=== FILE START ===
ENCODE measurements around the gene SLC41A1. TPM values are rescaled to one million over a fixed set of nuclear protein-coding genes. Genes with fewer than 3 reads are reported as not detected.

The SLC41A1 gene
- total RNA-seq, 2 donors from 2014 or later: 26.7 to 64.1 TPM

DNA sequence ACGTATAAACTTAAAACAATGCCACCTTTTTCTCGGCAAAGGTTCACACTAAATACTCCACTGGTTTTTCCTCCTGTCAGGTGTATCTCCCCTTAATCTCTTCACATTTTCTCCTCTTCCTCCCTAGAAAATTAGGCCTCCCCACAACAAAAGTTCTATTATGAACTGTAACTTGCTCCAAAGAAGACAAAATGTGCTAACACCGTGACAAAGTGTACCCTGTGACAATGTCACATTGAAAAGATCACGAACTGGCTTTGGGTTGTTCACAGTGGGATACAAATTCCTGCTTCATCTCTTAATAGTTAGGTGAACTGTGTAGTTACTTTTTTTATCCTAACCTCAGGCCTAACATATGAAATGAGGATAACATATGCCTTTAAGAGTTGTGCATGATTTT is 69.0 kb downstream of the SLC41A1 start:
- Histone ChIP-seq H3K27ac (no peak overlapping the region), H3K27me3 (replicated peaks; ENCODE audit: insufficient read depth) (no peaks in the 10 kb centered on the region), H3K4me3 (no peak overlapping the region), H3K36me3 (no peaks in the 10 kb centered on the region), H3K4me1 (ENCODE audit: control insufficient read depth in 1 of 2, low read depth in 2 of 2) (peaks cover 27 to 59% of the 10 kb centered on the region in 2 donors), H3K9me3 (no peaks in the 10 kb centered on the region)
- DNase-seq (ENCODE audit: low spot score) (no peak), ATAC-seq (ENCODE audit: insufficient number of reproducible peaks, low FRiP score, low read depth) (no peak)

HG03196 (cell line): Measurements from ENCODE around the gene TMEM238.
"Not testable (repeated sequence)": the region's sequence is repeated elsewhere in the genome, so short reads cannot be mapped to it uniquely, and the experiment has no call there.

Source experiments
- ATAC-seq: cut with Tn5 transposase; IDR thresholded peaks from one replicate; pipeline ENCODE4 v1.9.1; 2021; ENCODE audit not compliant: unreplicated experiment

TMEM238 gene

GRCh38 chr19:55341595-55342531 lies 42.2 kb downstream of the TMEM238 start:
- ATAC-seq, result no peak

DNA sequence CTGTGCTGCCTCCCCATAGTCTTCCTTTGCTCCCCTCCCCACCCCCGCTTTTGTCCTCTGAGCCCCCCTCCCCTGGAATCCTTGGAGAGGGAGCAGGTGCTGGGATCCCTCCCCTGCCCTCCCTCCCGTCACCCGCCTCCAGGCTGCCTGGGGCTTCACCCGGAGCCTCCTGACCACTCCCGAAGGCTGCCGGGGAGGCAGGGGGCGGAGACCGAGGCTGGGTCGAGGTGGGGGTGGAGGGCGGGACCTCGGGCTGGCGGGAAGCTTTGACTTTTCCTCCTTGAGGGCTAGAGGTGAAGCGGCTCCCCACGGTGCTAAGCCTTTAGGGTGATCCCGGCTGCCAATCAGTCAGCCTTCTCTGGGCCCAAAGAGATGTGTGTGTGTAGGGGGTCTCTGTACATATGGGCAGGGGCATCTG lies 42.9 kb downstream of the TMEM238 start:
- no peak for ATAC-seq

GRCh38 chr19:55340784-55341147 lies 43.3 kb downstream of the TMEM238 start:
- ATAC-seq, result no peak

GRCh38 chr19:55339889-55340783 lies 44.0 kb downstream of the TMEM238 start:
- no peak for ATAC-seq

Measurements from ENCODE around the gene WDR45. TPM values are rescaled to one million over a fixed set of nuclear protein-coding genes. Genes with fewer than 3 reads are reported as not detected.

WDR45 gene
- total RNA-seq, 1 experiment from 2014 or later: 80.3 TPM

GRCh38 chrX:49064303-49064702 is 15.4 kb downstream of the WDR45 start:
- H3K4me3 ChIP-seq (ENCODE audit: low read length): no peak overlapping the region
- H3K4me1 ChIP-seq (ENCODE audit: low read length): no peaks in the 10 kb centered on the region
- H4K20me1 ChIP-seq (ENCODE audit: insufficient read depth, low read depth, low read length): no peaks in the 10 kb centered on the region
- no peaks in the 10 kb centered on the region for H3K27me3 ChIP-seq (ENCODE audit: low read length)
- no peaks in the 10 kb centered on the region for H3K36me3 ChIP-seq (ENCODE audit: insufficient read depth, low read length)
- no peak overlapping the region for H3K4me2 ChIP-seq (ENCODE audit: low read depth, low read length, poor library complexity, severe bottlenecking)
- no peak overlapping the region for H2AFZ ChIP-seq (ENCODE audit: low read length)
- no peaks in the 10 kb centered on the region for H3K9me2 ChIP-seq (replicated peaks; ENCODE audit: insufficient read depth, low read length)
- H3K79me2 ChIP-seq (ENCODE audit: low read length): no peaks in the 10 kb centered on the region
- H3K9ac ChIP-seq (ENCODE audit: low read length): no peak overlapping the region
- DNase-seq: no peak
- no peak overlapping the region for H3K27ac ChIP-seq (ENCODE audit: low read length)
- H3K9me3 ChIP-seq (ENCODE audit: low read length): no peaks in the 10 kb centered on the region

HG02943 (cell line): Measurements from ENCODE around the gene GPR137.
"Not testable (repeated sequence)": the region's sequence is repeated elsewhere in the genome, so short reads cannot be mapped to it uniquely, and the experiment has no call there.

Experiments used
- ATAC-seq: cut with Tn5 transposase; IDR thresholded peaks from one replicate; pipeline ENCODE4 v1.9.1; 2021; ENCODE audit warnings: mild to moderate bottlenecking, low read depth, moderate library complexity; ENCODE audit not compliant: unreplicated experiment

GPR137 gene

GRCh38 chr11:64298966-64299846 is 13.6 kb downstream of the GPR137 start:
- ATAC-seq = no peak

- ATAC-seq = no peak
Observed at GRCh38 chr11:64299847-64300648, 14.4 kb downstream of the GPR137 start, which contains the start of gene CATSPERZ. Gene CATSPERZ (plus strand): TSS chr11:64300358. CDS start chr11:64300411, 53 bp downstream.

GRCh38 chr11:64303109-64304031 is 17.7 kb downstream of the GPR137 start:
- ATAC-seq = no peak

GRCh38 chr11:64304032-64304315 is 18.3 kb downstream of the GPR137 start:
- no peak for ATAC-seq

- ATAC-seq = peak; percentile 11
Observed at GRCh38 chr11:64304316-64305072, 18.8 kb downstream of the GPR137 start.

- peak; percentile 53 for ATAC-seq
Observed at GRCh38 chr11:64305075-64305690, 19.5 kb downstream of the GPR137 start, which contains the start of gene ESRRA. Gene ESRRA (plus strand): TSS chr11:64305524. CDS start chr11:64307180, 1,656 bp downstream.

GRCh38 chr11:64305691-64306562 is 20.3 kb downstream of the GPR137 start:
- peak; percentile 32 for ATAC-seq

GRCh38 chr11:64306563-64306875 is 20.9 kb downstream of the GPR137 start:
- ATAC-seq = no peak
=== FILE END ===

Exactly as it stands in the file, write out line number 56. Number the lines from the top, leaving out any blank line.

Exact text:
GRCh38 chr11:64306563-64306875 is 20.9 kb downstream of the GPR137 start: